Faster runners were cheerily heading past me (I got to shout words of encouragement to a bunch of FUDS, which appealed to my sense of humour. It stood for Falkirk Ultra Distance Squad) as I got to the burger van, where a cheer went up from a decent crowd there and as I headed to the gate into the forest loop I heard the welcome sound of cowbells and eagerly looked ahead to see Helen and John just the other side of the gate, decked out in hi-viz.

I grabbed a hug from Helen and then from John, who gruffly told me to keep running. They directed me (to my relief) down the hill but I clocked the massive hill other runners were coming down and knew it meant that I would have one heck of a climb ahead of me if I was going downhill now and would be coming down from up there later – I got some personal shouts of encouragement from some specks on the hill that I later worked out were Chris and Caroline that I’d met through Jedburgh Three Peaks Ultra the previous week (I was involved in the organisation, not running it).

I tried to make the most of the lovely downhill section but it felt a bit like a Sunday evening – just not quite as good knowing what was shortly to come! Every time I turned a corner or bend, I was expecting the climb to come. As I headed round one of the corners, I heard George say “Well done, Angela” and I wondered if he’d just got there or if I’d been unaware of him for a while, as I looked back he was taking down signs, whilst waiting to ensure Ann and Robin would follow the right route. George then caught up to me on the bike and we had a wee chat, he was frozen though and eventually cycled off to the next sign where he said he’d meet me. The next sign was the turn I knew had to be coming, time to head up, up and then some more up. Time for a walk and to take on some flapjack! It was somewhere up here, I’m not sure exactly when but the weather just got really bad. The temperature dropped and the rain started to lash and as I climbed and climbed, passing Marianne, there was even sleet and hail. This bit seemed never ending and I felt for the poor sweepers – they were frozen, my continuing effort meant I was doing not too badly temperature wise. Eventually, George said he’d head onwards and to keep going this way and I’d get to the gate. I kept on, looking for the gate but giving serious thought to packing it all in at the checkpoint and getting a lift back to the finish line in a nice, warm, dry car. When I eventually got to the gate, all the supporters were away and whilst I’d been expecting everyone to be gone (it would have been crazy for anyone to stand there in that horrendous weather) my heart sank just a little. I saw the gateway was utterly flooded and there was no way through without wading; the gate felt terribly heavy and as I looked back I saw Marianne coming – she looked very tiny (I’m a chubby ultra runner, she is quite the opposite) and utterly battered by the weather and it just seemed rude not to wait and hold the gate open. We both agreed there had been hail up there and then were delighted to receive an almighty cheer from the lovely people inside the burger van (despite the emergency money in my backpack I resisted the urge to stop for coffee, that would have meant quitting). A moment later and to my absolute delight another cheer went up – Helen and John had retreated to their car but they had waited to cheer us! We fair picked up our feet then, I can tell you. Helen, John and the folks in the burger van kept me in the race. My friend, Norrie, came into sight at the checkpoint and came to see us across the road – he was impressed as I virtually skipped into the checkpoint, little did he know that I’d been on the verge of chucking it! Again, kind marshals looked after us and I had my photo taken by another ultra legend Fiona Rennie although I knew very little of her incredible journey until later in the race – an amazing woman.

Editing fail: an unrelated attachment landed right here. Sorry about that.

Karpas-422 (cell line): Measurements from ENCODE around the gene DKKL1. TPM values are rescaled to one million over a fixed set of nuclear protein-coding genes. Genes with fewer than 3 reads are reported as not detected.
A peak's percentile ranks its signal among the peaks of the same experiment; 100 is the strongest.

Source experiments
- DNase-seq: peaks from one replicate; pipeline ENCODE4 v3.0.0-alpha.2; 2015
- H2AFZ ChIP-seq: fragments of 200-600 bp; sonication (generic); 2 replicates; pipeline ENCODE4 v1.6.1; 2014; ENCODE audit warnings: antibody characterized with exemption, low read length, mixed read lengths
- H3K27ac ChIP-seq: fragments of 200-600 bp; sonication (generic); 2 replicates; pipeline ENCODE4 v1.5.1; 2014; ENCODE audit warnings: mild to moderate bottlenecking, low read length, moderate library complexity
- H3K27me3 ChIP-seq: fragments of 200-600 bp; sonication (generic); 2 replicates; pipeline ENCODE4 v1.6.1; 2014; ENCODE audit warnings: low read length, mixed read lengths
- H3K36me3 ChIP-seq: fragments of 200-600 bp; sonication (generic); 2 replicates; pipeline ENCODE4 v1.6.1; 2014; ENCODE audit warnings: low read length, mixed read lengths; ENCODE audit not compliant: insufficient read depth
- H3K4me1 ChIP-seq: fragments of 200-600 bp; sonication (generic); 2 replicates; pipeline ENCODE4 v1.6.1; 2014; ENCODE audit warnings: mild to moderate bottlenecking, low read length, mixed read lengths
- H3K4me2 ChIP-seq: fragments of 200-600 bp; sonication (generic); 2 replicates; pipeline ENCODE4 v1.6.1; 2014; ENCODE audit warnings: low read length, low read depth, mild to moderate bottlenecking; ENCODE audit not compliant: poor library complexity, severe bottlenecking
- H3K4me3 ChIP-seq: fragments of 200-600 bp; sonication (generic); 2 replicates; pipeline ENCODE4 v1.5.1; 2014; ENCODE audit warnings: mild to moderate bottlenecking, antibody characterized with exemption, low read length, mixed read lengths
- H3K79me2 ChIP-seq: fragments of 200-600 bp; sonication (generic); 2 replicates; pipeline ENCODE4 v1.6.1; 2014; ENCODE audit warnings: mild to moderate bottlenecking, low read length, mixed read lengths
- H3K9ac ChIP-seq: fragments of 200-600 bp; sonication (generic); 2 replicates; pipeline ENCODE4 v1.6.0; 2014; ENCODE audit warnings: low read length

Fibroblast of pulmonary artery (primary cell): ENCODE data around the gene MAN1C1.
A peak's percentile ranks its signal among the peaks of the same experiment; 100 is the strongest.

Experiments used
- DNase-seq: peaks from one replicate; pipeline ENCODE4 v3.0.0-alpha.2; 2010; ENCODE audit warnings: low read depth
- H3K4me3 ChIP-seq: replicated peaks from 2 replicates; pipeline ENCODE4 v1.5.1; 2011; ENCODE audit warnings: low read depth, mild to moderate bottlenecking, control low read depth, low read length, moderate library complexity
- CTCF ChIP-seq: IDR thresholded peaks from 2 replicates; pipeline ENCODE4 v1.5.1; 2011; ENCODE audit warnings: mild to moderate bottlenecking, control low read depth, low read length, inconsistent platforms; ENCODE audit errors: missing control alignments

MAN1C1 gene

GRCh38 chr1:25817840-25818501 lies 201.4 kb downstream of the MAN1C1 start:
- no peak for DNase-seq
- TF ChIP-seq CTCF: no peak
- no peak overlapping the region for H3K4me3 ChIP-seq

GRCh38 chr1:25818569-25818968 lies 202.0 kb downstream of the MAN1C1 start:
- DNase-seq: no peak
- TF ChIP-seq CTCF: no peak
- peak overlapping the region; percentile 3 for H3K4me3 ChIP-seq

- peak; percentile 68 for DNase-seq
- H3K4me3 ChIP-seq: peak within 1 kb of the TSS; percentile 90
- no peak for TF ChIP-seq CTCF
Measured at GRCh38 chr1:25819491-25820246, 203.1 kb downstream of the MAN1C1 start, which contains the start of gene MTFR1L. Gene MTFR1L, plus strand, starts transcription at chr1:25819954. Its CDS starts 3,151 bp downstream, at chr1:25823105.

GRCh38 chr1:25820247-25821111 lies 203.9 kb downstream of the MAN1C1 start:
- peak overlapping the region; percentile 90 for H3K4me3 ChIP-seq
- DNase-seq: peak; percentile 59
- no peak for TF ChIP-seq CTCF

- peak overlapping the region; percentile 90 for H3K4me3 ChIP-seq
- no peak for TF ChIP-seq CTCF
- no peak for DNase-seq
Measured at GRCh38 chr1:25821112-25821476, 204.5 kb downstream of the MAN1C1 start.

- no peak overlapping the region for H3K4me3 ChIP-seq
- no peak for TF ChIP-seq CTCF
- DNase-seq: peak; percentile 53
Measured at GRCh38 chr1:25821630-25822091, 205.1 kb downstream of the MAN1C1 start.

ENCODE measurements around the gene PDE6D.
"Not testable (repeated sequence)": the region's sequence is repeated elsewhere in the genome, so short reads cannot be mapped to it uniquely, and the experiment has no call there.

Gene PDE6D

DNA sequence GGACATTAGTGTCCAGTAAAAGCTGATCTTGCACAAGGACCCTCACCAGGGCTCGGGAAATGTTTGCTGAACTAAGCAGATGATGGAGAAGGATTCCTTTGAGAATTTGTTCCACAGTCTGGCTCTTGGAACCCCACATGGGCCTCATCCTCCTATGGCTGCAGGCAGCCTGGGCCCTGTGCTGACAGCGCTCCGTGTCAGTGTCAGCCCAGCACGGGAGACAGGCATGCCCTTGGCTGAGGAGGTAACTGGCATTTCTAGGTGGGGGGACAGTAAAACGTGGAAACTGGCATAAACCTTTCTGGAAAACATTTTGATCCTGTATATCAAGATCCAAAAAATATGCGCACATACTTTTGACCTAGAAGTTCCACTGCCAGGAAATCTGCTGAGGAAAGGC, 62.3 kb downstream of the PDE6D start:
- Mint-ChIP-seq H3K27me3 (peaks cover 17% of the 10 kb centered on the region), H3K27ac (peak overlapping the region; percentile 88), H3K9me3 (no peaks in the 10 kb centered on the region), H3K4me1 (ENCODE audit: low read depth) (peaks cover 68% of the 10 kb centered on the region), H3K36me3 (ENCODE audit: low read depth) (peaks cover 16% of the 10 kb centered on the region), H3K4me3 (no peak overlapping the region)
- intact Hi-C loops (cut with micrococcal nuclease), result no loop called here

I decided I better head off, but managed to steal a sip of George’s coffee on my way. I was ahead of Marianne for a wee while but over this section we went through the process of trading places a few times and at one point Lorna even appeared, as she’d decided to run in after marshaling and was playing catch up and chatting to various runners along the way – it was nice to talk to her but she really, really could walk at the dire pace I was shuffling along. A few times I had to break into a stompy walk because it was proving more effective than the shuffle run at points!

The good thing about being on a section I’d run already was that checking off landmarks and things I remembered was psychologically helpful and I told myself if I could just get to the final checkpoint there would be no point in quitting. The sweepers went by and said if I was happy I knew the way to the next checkpoint they would ride on, but almost immediately I caught them up at the top of the serpentine hill – they had to try to get the circulation back into their fingers so they could operate their brakes.

I think it was on this hill that I once again overtook Marianne and unfortunately she was suffering some muscle cramps, the latter part of her run must’ve been really painful. Now I was ticking off landmarks but still no sign of the checkpoint I was wishing for, but salvation arrived in a different form. Suddenly a male voice behind, it was Robin. Ann, at severe risk of hypothermia, had decided to pull up at mile 18 but she had sent Robin to find me and run with me since it was my first ultra. How kind of them both! Well, Robin said that as it was my first ultra he would really like to run the rest of it with me, right to the finish line and I gratefully (and rather selfishly) accepted his kind offer.